W3C Workshop on the Future of Social Networking
Agenda 15-16 January 2009, Barcelona

The discussions of the workshop were fed by the input of the 72 position papers submitted by the participants, and animated by the Program Committee composed of experts from the industry and academics on this topic. See below for the 3 main topics of discussions identified by the Program Committee .

Thu, January 15

Time Topic
8:30-9:00 Registration, logistics
9:00-9:20 Welcome and agenda review, by Christine Perey [slides]
9:20-9:30 W3C Overview, by Dominique Hazael-Massieux [slides]
9:30-10:20 Presentations on Appropriate Architectures for Social Networking:
  • The Social Web: Small Businesses / Big Solutions, by Timothée Anglade, AF83 [slides, paper]
  • Managing Social Communications Identities, by José M. Gonzalez, Telefonica [slides, paper]
  • Leveraging social data with semantics, by Fabien Gandon (INRIA) [slides, paper]
  • Current Issues with Social Networks representations, Peter Mika, Yahoo! Research [slides, paper]
10:20-10:45 Break
10:45:12:15 Breakout session on Distributed Social Networking and Data mining and the use of semantic web in social networks
Questions under consideration:

What is the possible role of W3C, and what should the W3C be sure to avoid?

Distributed Social Networking , animated by Dan Appelquist (Vodafone)
  1. Can a decentralized architecture be sustainable, profitable, and usable?
  2. What do we stand to lose if we adopt a decentralized architecture?
  3. How would you prevent fragmentation of web capabilities, and how would that affect standards definition?
  4. What is the minimum set of new functionalities that the future web should incorporate?
  5. How can we allow users who may want to deliberately fragment their online identity to do so?
Data mining, animated by Peter Mika (Yahoo!)
  1. Is a common data format needed for use-cases like social data integration and data-mining ? Or can we just use a common API?
  2. If so, what are the characteristics of the common all-purpose data format?
  3. Of current options (a common API, XML-based data format like Atom, JSON, RDF, microformats), what are their advantages and disadvantages?
  4. To what extent should domain-specific data, such as tags and addressbooks, be standardized, or can we extend in a decentralized manner?
  5. How can other parts of the needed technology, such as privacy, be handled by this common data-format?
12:15-13:15 Lunch
13:15-14:00 Presentations on Privacy and Trust and Distributed Architectures and Business Models:
  • Enabling Trust and Privacy on the Social Web, by Alexandre Passant (National University of Ireland, Galway) [slides, paper]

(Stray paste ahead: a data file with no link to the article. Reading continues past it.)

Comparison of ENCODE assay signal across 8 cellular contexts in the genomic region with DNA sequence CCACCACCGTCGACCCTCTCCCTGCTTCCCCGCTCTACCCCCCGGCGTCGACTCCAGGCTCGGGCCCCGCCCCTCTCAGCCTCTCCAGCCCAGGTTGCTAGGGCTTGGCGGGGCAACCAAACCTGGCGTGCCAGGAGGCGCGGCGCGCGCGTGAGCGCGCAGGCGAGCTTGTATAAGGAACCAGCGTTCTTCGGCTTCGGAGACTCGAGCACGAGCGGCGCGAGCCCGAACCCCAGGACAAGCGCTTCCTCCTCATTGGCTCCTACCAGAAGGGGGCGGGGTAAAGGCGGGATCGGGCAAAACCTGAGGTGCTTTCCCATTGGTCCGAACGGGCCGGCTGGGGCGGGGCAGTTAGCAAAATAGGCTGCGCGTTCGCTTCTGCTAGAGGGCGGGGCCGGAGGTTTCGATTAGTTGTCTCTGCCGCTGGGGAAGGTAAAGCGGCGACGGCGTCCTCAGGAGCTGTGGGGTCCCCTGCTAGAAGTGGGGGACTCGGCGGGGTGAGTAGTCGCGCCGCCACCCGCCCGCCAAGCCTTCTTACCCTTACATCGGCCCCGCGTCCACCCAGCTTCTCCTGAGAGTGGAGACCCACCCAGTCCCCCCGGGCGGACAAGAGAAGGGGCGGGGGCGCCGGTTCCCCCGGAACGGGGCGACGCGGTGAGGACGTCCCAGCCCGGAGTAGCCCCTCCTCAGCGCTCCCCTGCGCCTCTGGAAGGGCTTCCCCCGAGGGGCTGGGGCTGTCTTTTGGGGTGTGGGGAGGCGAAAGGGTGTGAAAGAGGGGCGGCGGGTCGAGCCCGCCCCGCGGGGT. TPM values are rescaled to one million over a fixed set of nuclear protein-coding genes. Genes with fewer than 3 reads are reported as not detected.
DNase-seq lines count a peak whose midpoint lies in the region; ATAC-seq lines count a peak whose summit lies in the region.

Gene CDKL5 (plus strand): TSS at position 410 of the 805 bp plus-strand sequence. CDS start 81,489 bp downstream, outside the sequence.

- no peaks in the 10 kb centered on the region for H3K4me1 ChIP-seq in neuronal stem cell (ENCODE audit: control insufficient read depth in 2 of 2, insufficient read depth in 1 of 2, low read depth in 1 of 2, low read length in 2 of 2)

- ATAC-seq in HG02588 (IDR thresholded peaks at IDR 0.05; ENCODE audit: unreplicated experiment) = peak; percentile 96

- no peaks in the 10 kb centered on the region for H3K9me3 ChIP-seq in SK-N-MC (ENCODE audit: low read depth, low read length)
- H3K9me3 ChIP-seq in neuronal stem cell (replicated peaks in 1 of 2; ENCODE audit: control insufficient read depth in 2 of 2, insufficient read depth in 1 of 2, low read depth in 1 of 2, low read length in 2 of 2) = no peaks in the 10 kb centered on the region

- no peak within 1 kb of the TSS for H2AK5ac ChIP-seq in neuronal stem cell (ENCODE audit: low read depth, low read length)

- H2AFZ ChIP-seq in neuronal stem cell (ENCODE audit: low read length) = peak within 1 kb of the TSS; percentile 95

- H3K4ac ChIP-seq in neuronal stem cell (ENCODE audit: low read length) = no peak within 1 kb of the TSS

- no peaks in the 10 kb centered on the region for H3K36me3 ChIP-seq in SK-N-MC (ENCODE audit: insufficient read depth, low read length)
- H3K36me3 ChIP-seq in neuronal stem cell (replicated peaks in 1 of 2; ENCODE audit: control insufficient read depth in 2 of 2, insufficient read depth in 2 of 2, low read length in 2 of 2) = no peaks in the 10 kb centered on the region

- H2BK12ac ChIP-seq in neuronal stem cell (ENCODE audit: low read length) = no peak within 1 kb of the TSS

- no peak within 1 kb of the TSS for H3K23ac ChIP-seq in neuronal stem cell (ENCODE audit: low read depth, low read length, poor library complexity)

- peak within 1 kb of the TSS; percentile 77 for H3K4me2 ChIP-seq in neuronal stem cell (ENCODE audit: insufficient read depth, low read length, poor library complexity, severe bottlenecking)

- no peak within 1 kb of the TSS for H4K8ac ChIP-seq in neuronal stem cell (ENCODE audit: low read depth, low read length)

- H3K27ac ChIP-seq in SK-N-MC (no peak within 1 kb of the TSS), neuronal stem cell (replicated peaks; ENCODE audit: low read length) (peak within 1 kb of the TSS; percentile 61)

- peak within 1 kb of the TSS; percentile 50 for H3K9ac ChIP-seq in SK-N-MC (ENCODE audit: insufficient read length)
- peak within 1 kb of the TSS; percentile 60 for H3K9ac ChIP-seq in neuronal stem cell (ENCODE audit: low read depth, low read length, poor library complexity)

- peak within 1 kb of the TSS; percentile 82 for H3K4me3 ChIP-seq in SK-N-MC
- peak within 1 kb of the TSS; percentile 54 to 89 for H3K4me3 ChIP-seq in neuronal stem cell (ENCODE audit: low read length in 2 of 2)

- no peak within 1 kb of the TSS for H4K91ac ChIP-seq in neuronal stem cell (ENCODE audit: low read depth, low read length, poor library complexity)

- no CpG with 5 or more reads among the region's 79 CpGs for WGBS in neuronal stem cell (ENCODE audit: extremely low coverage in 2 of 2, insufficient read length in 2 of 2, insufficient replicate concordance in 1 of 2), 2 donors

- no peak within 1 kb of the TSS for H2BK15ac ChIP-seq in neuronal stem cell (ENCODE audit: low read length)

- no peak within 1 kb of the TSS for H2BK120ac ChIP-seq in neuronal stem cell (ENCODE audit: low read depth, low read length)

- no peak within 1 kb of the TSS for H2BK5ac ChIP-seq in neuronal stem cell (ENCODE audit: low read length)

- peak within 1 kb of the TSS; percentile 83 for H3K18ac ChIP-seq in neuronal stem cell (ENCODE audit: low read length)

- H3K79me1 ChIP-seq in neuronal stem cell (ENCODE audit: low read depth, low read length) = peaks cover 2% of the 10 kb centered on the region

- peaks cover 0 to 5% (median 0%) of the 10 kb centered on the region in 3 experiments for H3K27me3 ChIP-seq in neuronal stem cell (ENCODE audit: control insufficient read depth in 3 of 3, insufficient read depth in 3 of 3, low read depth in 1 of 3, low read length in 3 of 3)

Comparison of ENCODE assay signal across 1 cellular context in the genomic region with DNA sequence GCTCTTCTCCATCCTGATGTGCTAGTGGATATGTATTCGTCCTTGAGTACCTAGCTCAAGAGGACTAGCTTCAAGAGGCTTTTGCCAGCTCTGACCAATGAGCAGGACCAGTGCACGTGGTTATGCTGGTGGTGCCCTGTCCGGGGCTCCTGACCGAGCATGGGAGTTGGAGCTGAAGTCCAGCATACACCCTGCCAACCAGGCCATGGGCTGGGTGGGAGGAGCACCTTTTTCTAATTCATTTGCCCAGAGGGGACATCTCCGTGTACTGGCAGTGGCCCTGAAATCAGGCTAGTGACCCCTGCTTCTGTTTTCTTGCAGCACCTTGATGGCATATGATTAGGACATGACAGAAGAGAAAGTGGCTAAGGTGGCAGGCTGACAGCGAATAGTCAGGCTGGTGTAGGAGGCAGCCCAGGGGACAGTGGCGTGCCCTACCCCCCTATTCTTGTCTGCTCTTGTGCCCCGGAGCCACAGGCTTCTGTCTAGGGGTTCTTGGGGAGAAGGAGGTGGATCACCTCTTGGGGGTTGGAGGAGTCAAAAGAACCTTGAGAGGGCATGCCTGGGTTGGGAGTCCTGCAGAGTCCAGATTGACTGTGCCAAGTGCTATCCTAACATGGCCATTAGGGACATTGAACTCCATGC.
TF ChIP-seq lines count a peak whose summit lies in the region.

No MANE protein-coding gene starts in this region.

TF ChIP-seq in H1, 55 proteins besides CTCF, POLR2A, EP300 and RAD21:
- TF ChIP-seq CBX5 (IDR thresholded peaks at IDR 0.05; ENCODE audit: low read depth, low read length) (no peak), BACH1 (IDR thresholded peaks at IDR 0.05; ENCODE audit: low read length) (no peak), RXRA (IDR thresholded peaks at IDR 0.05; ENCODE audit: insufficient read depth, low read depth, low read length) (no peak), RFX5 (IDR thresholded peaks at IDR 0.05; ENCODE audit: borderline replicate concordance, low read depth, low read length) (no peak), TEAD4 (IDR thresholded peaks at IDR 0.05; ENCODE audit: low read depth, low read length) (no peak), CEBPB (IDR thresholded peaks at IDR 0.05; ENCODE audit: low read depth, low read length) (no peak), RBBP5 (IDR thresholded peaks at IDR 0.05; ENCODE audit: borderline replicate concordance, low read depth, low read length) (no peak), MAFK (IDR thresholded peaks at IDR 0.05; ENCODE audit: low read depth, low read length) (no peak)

• Towards an OpenID-based solution to the Social Network Interoperability problem, by Davide Palmisano (Asemantics) [slides, paper]
  • A Telecom Italia view on the future of Social networking, by Claudio Venezia (Telecom Italia) [slides, paper]
14:00-14:15 Movements to breakout
14:15-15:30 Breakout on Privacy and Trust and Distributed Architectures and Business Models
Questions under consideration:

What is the possible role of W3C, and what should the W3C be sure to avoid?

Privacy and Trust, animated by Axel Ferazzini (OMA)
  1. How do we educate users and publishers on how to manage identity fragmentation, privacy and trust issues?
  2. What are the concrete problems around privacy (e.g., confidentiality of information) and how are the similar, the same or different for those problems associated with trust (determining trust of data, reputation) in social networks?
  3. How can the above problems be addressed in social networks with existing technologies, how can these existing technologies perhaps be combined, and should they be extended or are new protocols necessary?
  4. What problems are not yet coped with by current privacy and trust technologies?
  5. What are the legal repercussions of these sorts of technologies and are new legal or policy frameworks necessary to deal with social network privacy and trust?
Distributed Architectures and Business Models, animated by Marcus Ladwig (Peperoni)
  1. What are the business models for community services in scenarios where communities are less centrally controlled (and/or decentralized)?
  2. What are the roles of mobile network operators in "open" (opposite of walled garden) social networks and how can they produce value by brokering among various ecosystem's partners who generate revenues commensurate with their contributions?
  3. Metrics: How does the industry itself (and others) measure the value and other parameters of social networks [question is for centralized as well as decentralized scenarios]?
  4. How are social networks, in particular on mobile networks, changing/creating new value chains and how could these affect the creation of future products/services and influence their lifecycle?  
  5. What is missing and what is necessary (anything the W3C can do?) to improve and streamline the domain of transactions (billing, trust, payments, micropayments and picopayments) within social networks?
15:30-16:00 Coffee break
16:00-16:45 Presentations on Deeper and Adaptive User Experiences
  • Trends in mobile social networking for mainstream consumers and supporting technologies required, by Lisa McKnight (Nokia) [slides, paper]
  • Social networking across devices: opportunity and risk for the disabled and older community, by Henny Swan (Opera) [slides, paper]
16:45-17:30 Plenary discussion, animated by Dominique Hazaël-Massieux (W3C):